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Archive for September 22nd, 2008

The Golden Rock - September 21st, 2008 Edition

Since I took the weekend off, this is an extra-packed edition of The Golden Rock

- The big news this weekend is the announcement of the new Green Hornet movie. Sony Pictures, who co-produced Kung Fu Hustle and CJ7, has signed Stephen Chow to star in the film along with Seth Rogen. He will also make his English-language directorial debut with the film, which now has a release date of June 25th, 2010. Supposedly, this will come after Chow finishes up Kung Fu Hustle 2, a news that just came out of nowhere for this blogger.

- Back to the usual box office news. The critically acclaimed Japanese drama Departures opened last weekend at 5th place in the attendance charts, but both the positive reviews and holiday weekend opening date helped it scored a surprisingly high opening. On 220 screens, the dramedy made 348 million yen over the 3-day weekend. Even though the distributor expected it to appeal to an older audience, the demographic was wider than expected. With the surprising opening, Shochiku has now adjusted their expected gross of 2 billion yen to 3 billion yen.

-Despite the usual netizen complaints, The Mummy 3 has now passed the 100 million yuan mark at the Chinese box office after only 2 weeks. Of course, Variety points out that it’s still no Red Cliff.

- It’s reviews time! From Japan Times’ Mark Schilling is the review for the controversial and potentially disturbing Kodomo no Kodomo. Fortunately he says it’s not all that disturbing. From the Daily Yomiuri’s Christph Mark is a review for Takeshi Kitano’s Achilles and the Tortoise.

- CNN recently compiled a list of the best Asian films, which not only included classics such as Akira Kurosawa’s Ikiru and King Hu’s  A Touch of Zen, but also recent films such as The Host, In the Mood for Love, and (somewhat head-scratching) Infernal Affairs.

- Under “Asian film festivals” news today, the Hong Kong Asian Film Festival has announced its extensive list of 75 films, which will include the Taiwanese hit Cape no.7, Koki Mitani’s The Magic Hour, the omnibus film Tokyo!, Herman Yau’s True Women for Sale, and Ivy Ho’s Clustrophobia. Needless to say, I’m going to quite a few of them.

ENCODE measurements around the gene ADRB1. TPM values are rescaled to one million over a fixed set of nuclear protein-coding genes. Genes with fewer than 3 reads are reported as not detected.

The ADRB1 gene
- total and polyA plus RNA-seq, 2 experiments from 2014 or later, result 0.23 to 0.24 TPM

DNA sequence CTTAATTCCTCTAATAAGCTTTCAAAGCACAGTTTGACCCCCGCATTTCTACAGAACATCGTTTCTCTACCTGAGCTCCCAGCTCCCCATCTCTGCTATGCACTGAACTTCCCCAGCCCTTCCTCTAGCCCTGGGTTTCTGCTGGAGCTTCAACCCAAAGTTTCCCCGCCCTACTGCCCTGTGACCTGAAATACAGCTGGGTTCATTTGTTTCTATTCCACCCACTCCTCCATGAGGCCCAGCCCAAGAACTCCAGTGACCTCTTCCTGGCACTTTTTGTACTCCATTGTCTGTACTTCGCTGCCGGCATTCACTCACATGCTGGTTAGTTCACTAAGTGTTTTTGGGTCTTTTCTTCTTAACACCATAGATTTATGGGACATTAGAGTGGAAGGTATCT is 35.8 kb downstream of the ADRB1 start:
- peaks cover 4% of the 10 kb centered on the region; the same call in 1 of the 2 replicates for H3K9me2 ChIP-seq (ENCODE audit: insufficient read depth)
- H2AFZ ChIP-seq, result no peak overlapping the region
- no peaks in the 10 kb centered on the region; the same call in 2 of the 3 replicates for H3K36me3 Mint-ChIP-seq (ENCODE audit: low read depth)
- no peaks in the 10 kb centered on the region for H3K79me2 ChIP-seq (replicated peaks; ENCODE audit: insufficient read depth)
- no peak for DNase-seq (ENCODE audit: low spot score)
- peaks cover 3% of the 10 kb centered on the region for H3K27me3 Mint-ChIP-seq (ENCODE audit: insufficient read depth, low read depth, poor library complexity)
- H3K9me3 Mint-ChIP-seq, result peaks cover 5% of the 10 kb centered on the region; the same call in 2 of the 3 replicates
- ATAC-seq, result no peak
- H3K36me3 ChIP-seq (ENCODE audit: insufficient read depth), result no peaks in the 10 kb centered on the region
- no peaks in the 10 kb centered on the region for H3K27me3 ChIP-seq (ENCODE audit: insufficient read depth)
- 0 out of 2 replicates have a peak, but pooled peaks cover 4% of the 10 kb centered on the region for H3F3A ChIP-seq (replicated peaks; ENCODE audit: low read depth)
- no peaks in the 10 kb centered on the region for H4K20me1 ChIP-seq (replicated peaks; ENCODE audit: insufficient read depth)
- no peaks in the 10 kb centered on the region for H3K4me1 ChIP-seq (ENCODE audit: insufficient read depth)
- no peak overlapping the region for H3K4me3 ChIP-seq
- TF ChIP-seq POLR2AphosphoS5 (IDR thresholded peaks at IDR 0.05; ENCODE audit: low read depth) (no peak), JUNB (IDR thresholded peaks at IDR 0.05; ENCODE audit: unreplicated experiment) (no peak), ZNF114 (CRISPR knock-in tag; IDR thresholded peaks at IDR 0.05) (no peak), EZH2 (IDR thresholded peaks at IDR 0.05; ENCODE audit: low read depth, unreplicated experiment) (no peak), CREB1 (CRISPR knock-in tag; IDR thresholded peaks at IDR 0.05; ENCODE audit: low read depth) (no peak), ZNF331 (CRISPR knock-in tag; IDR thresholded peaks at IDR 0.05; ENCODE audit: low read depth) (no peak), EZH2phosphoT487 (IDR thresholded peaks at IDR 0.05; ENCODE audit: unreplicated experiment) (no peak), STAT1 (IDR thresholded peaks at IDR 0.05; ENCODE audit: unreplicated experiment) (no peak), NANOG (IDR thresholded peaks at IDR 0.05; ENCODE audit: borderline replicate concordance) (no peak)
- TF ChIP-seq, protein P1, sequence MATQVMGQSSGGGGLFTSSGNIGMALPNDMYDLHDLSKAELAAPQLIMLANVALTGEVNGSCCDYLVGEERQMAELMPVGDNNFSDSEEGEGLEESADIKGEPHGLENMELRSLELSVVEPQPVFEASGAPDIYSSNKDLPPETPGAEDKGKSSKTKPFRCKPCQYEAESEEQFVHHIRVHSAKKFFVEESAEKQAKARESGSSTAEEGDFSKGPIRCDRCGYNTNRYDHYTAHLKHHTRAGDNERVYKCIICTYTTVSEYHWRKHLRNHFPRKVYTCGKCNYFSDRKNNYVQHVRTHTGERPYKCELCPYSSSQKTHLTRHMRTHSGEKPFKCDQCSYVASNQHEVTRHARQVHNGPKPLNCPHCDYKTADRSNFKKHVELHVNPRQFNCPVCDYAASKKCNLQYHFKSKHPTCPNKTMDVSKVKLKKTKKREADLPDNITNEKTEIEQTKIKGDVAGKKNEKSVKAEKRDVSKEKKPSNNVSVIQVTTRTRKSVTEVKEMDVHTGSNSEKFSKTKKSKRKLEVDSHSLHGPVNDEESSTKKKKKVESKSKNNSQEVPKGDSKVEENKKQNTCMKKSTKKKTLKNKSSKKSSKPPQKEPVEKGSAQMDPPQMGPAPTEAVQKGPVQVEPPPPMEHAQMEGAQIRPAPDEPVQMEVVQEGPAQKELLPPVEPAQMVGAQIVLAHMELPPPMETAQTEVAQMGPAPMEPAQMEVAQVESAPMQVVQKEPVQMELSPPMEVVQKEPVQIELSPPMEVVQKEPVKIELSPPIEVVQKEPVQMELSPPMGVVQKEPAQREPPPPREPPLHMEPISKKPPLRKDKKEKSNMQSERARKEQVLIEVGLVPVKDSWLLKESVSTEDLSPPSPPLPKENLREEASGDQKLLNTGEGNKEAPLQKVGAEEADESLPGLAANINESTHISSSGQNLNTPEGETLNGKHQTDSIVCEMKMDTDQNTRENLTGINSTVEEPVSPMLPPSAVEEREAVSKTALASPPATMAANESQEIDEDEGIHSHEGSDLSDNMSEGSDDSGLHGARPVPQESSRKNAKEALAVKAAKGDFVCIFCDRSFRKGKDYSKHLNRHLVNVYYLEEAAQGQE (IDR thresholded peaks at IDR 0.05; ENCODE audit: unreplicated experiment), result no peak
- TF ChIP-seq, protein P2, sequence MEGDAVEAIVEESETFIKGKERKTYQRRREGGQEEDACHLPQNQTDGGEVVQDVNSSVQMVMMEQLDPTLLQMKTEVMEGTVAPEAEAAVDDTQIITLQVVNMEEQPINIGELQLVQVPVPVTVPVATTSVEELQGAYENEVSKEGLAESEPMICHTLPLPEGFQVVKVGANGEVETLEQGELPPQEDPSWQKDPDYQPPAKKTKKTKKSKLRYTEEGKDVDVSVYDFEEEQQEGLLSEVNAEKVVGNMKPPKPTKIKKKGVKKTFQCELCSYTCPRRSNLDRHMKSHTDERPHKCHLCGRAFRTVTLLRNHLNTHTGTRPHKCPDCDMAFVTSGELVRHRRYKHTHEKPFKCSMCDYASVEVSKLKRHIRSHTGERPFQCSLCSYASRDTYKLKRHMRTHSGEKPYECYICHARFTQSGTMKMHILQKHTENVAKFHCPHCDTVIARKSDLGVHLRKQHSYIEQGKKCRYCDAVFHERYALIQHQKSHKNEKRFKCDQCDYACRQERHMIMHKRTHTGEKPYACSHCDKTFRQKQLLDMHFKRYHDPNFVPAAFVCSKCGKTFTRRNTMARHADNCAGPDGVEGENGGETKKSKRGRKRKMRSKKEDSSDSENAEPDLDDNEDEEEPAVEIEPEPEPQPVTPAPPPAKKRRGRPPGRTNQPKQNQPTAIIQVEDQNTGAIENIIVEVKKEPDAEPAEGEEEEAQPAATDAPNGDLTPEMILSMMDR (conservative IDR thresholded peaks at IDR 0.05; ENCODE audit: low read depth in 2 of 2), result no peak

As previously mentioned, the Tokyo International Film Festival also announced its lineup. In addition to closing film Wall-E, it will also feature Clustrophobia (Asian premiere) and 3 other premieres. Astonishingly, the programmers also decided to include the Korean commercial blockbuster/cheesy nightmare D-War in the lineup as well.

With only a few days to go, organizers at the Bangkok International Film Festival decided to pull Junji Sakamoto’s Children of the Dark from its lineup after sponsors argued the film “does not fit in Thai society”, even though it was a co-production between a Japanese and a Thai production company.

- This week’s Televiews column on the Daily Yomiuri looks at the latest NHK daily morning drama. The timeslot has been going through a gradual descent in the ratings, and NHK has brought back the stars of the highest-rated morning drama in the last 11 years in a hope for a repeat.

-  Han Cinema has a feature on award-winning actress Jeon Do Yeon, whose first post-Cannes film was released in Korean theatres over the weekend.

- Shiina Ringo (or her record company) just keep on celebrating her 10th year with EMI: A set of her remastered albums, as well as extra goodies, will be released in November after releasing a set of B-sides and concert DVD earlier in the year. My wallet is already screaming out in pain.

-  The Daily Yomiuri has a feature on Japanese singer-lyricist-composer Suga Shikao, whose new album was recently released.

- Lastly, we are sad to announce the sudden death of Japanese director Jun Ichkawa, who was the first director to take on Haruki Murakami for the big screen with Tony Takitani. He was 59. Copyright © 2002-2018 Ross Chen